Redefining Healthy: FDA to adjust their definition of "healthy"

Redefining Healthy: FDA to adjust their definition of "healthy"

Which is healthier: Pop-Tarts...

...or almonds?

Based on the definition of "healthy," the correct answer is pop-tarts!!!

The FDA is currently changing the modern definition of healthy. The first official definition was created over 22 years ago! In 1994, the definition of healthy highlighted low-fat foods. Under this definition, Kellogg’s low-fat Pop-Tarts could be considered “healthy!” They meet all five criteria of “healthy foods” created by the FDA: Fat, saturated fat, sodium, cholesterol, and beneficial nutrients, like calcium of vitamin C. Almonds, however, do not meet these criteria, so they cannot be considered “healthy!”

Connie Diekman, registered dietitian and nutrition director for Washington University in St. Louis states, “Scientific evidence now clearly points to the type of fat, not just the amount of fat, that we consume.” It is for this reason that the FDA is making an effort to adjust their definition of “healthy” to the shifting discoveries individuals are making about nutrition.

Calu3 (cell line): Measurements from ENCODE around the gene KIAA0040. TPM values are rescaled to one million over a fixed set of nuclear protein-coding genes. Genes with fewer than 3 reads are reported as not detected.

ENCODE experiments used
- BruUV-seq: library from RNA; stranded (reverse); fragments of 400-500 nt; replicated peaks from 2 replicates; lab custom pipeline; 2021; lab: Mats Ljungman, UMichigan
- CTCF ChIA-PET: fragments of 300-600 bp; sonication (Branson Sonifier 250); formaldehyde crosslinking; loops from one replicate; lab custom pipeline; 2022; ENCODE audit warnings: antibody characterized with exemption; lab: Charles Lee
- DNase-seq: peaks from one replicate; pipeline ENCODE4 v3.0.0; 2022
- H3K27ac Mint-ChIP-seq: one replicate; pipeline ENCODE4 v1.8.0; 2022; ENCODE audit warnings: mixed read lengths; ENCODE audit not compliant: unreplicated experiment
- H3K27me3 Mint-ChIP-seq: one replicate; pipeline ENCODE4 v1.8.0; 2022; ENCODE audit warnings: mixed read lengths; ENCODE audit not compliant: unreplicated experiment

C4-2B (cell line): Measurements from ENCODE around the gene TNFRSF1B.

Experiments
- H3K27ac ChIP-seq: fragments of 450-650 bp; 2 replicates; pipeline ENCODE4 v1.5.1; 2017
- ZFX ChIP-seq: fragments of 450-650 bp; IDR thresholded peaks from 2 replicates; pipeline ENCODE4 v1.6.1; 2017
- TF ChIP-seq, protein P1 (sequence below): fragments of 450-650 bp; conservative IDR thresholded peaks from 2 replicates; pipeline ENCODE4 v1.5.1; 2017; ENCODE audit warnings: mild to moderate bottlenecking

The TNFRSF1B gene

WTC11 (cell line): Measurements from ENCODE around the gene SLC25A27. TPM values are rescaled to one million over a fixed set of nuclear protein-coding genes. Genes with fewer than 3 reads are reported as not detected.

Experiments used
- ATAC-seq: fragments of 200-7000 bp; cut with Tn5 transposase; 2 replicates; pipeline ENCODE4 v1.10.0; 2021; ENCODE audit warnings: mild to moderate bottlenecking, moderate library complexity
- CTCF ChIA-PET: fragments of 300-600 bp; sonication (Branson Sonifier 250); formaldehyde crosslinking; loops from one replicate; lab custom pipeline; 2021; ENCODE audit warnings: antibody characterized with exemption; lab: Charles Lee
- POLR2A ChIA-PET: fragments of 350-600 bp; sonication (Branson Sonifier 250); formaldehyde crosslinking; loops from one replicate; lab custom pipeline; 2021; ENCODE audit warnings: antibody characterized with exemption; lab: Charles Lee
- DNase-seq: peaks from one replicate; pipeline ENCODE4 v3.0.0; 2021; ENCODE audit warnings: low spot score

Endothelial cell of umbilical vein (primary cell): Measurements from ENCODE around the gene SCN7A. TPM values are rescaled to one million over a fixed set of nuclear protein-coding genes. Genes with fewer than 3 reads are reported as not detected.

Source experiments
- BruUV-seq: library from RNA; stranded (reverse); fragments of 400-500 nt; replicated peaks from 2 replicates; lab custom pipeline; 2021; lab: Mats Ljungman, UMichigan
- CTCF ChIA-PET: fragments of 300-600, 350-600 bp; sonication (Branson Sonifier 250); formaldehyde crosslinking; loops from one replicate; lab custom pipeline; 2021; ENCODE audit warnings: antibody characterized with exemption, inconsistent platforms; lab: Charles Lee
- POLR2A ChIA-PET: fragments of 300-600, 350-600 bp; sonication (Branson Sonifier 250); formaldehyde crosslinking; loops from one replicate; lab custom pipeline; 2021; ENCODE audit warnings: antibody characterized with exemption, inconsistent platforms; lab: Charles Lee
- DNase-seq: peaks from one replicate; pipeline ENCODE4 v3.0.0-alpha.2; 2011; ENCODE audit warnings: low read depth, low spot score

Annie Gasparro of The Wall Street Journal states that Congress is also pushing the FDA to make this issue a priority: “In a House of Representatives’ report explaining its agriculture appropriations bill, the committee urges the FDA to update the regulations. The bill passed and awaits a vote on the House floor.”

The process of changing the definition of healthy will likely take several years. Gasparro writes, “If the FDA changes its definition of healthy for everyone else, it likely will first propose updating the “healthy” definition, followed by a comment period in which food makers and the public can submit their ideas and research on what “healthy” means. Then comes the FDA’s proposed rule change, another comment period, the final rule, and an implementation period, to give food makers time to comply.”

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